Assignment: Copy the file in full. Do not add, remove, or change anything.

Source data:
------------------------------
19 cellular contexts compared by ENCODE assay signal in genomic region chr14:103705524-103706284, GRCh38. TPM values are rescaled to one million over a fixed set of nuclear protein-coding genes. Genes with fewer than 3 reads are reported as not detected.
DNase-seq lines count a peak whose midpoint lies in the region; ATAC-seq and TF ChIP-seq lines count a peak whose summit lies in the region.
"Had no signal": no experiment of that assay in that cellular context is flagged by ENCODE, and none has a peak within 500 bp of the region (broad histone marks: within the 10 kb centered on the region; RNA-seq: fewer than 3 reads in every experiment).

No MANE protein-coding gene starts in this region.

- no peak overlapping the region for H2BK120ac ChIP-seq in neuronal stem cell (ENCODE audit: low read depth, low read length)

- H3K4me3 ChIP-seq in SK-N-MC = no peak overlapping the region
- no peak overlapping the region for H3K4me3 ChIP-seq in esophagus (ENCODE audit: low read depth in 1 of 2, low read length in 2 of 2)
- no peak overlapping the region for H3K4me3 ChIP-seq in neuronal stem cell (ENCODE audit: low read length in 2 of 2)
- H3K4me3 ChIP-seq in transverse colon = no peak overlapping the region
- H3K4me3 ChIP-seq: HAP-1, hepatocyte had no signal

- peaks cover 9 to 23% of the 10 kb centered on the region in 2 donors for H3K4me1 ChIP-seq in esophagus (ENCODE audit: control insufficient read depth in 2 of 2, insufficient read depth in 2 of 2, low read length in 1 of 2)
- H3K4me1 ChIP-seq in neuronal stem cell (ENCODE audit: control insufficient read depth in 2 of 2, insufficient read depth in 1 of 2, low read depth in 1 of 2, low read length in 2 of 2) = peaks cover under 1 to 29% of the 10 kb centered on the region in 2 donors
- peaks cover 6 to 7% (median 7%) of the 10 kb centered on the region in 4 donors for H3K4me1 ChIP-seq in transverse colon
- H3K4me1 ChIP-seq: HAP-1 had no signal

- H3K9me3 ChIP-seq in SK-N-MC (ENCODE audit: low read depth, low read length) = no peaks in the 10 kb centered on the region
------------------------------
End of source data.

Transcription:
19 cellular contexts compared by ENCODE assay signal in genomic region chr14:103705524-103706284, GRCh38. TPM values are rescaled to one million over a fixed set of nuclear protein-coding genes. Genes with fewer than 3 reads are reported as not detected.
DNase-seq lines count a peak whose midpoint lies in the region; ATAC-seq and TF ChIP-seq lines count a peak whose summit lies in the region.
"Had no signal": no experiment of that assay in that cellular context is flagged by ENCODE, and none has a peak within 500 bp of the region (broad histone marks: within the 10 kb centered on the region; RNA-seq: fewer than 3 reads in every experiment).

No MANE protein-coding gene starts in this region.

- no peak overlapping the region for H2BK120ac ChIP-seq in neuronal stem cell (ENCODE audit: low read depth, low read length)

- H3K4me3 ChIP-seq in SK-N-MC = no peak overlapping the region
- no peak overlapping the region for H3K4me3 ChIP-seq in esophagus (ENCODE audit: low read depth in 1 of 2, low read length in 2 of 2)
- no peak overlapping the region for H3K4me3 ChIP-seq in neuronal stem cell (ENCODE audit: low read length in 2 of 2)
- H3K4me3 ChIP-seq in transverse colon = no peak overlapping the region
- H3K4me3 ChIP-seq: HAP-1, hepatocyte had no signal

- peaks cover 9 to 23% of the 10 kb centered on the region in 2 donors for H3K4me1 ChIP-seq in esophagus (ENCODE audit: control insufficient read depth in 2 of 2, insufficient read depth in 2 of 2, low read length in 1 of 2)
- H3K4me1 ChIP-seq in neuronal stem cell (ENCODE audit: control insufficient read depth in 2 of 2, insufficient read depth in 1 of 2, low read depth in 1 of 2, low read length in 2 of 2) = peaks cover under 1 to 29% of the 10 kb centered on the region in 2 donors
- peaks cover 6 to 7% (median 7%) of the 10 kb centered on the region in 4 donors for H3K4me1 ChIP-seq in transverse colon
- H3K4me1 ChIP-seq: HAP-1 had no signal

- H3K9me3 ChIP-seq in SK-N-MC (ENCODE audit: low read depth, low read length) = no peaks in the 10 kb centered on the region